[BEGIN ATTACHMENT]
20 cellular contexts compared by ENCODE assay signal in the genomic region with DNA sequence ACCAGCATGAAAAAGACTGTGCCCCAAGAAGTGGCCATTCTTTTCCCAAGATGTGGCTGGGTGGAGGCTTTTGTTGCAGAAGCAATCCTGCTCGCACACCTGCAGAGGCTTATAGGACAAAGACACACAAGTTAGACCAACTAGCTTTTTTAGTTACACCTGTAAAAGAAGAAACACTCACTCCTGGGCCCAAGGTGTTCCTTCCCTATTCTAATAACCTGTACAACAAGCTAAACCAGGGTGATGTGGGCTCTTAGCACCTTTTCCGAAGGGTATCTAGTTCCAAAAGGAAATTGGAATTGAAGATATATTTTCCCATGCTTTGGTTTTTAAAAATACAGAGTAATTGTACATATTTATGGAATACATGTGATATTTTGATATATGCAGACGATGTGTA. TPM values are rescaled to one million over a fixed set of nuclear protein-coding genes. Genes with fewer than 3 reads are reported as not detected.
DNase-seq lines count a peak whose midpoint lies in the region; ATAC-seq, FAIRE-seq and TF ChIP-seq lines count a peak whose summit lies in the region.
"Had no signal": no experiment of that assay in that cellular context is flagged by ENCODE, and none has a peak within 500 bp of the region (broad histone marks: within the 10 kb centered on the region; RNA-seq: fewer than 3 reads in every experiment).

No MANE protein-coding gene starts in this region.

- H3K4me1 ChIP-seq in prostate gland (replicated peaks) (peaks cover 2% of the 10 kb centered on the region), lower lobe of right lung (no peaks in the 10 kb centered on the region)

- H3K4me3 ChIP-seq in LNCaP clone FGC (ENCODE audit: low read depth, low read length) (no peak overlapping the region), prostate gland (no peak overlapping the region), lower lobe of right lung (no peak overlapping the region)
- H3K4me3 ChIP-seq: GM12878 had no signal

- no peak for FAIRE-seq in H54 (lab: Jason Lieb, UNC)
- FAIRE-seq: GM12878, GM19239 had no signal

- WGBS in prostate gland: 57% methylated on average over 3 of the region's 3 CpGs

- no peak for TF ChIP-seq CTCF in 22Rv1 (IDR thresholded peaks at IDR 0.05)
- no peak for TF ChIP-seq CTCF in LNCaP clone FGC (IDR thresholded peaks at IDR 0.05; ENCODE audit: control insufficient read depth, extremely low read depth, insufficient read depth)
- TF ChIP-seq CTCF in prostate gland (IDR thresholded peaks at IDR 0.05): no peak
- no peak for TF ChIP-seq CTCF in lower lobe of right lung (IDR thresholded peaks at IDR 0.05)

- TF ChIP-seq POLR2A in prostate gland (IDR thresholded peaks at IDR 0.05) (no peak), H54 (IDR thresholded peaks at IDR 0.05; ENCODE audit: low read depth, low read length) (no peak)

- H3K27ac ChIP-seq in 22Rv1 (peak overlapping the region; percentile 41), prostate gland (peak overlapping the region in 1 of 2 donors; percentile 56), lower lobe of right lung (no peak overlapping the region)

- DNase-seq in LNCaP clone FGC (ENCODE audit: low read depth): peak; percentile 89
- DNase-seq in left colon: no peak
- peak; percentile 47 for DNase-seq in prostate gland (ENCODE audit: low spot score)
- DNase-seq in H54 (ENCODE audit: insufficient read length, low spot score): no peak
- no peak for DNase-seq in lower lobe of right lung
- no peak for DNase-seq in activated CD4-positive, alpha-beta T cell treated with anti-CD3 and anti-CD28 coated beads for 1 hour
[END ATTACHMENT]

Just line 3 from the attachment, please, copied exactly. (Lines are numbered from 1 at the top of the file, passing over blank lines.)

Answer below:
"Had no signal": no experiment of that assay in that cellular context is flagged by ENCODE, and none has a peak within 500 bp of the region (broad histone marks: within the 10 kb centered on the region; RNA-seq: fewer than 3 reads in every experiment).